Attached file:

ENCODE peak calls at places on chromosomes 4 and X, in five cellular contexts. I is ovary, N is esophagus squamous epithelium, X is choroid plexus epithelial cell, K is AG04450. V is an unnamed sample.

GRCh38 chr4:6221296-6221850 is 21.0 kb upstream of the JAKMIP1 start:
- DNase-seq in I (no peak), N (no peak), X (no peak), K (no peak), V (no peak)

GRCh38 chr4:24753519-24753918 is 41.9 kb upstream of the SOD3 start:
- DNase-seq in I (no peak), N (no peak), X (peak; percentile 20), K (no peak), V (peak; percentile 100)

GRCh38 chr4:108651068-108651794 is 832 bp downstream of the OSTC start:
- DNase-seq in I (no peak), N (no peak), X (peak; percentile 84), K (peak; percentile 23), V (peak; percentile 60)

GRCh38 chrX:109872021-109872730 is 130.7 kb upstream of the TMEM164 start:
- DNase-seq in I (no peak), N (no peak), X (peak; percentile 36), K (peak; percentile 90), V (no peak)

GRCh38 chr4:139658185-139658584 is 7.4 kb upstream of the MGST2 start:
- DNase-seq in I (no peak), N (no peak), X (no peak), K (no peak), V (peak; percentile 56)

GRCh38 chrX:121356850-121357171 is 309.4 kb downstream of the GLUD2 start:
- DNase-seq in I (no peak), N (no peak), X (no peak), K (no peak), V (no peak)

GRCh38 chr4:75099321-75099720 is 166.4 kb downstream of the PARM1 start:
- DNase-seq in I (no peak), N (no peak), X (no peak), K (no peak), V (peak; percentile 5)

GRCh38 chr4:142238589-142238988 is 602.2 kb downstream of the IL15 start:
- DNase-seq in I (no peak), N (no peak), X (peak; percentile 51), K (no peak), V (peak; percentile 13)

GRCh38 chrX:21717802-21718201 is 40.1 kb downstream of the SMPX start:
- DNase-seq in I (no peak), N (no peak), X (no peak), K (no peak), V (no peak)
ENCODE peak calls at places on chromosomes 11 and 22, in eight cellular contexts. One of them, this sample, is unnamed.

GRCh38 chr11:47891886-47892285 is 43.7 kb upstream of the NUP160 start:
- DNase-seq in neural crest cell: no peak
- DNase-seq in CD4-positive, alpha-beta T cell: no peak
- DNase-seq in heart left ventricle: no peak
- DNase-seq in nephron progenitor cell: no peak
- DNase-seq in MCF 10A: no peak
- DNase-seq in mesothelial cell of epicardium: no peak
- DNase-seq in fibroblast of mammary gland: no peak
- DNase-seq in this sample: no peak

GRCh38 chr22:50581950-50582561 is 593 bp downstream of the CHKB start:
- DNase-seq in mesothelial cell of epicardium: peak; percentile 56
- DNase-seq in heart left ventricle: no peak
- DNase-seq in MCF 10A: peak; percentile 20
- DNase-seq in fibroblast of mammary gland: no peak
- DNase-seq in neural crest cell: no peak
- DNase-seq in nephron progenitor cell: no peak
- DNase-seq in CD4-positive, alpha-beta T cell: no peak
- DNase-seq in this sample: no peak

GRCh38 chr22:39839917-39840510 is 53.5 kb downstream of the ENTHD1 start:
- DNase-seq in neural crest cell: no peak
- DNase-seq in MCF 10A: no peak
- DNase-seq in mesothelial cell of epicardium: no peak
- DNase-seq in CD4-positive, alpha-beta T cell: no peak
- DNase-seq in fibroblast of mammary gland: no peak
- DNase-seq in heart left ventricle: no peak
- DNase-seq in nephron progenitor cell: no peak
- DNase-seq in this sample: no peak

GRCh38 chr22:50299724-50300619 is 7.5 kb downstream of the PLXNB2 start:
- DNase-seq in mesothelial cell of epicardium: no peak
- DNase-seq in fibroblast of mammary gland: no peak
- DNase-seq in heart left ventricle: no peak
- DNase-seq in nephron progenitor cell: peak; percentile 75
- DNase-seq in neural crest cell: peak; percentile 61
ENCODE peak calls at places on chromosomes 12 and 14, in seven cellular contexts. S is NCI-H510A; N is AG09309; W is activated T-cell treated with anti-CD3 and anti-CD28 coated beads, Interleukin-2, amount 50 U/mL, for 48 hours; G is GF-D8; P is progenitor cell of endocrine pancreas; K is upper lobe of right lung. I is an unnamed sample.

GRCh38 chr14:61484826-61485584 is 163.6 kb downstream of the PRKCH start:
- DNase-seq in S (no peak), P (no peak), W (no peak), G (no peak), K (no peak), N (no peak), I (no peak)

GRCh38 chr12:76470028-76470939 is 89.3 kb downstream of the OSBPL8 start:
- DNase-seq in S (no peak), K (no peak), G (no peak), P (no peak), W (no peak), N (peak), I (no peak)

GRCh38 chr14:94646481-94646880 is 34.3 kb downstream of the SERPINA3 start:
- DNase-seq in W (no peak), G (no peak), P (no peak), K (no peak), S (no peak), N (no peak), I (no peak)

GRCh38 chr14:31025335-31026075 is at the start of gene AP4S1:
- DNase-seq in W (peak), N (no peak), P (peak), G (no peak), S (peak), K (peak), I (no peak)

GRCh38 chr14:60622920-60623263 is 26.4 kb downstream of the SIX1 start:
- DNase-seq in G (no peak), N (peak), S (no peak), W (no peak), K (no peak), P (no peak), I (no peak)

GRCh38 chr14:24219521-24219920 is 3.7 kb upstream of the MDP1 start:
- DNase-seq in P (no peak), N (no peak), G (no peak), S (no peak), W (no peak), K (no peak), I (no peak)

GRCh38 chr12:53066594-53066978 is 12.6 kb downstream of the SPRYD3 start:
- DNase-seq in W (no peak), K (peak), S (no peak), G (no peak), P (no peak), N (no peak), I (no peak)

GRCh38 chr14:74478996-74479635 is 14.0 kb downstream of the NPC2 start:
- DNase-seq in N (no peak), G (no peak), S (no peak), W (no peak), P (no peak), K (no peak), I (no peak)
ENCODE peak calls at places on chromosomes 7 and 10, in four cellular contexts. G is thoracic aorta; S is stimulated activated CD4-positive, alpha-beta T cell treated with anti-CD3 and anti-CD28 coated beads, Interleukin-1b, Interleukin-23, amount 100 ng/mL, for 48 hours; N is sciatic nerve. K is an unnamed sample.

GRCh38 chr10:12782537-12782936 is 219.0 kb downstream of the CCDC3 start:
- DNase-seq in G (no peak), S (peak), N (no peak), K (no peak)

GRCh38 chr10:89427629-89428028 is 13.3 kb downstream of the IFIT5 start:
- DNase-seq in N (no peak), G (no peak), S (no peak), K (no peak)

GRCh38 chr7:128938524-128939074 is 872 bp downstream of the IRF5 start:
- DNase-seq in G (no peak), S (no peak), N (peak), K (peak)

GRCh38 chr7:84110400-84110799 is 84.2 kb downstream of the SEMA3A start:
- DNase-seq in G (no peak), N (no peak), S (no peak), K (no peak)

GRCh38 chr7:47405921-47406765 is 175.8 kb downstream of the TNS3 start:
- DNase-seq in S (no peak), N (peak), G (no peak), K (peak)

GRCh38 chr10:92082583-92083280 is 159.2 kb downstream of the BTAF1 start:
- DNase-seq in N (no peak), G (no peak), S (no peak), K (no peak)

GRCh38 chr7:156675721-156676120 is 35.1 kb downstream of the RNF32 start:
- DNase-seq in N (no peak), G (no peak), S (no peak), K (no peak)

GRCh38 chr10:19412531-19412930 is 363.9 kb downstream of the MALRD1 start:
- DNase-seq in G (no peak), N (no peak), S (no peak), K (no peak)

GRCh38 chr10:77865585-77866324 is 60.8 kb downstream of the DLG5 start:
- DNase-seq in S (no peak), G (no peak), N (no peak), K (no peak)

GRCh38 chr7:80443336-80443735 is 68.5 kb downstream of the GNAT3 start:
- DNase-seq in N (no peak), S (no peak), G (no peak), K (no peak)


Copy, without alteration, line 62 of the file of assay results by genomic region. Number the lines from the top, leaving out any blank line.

- DNase-seq in W (peak), N (no peak), P (peak), G (no peak), S (peak), K (peak), I (no peak)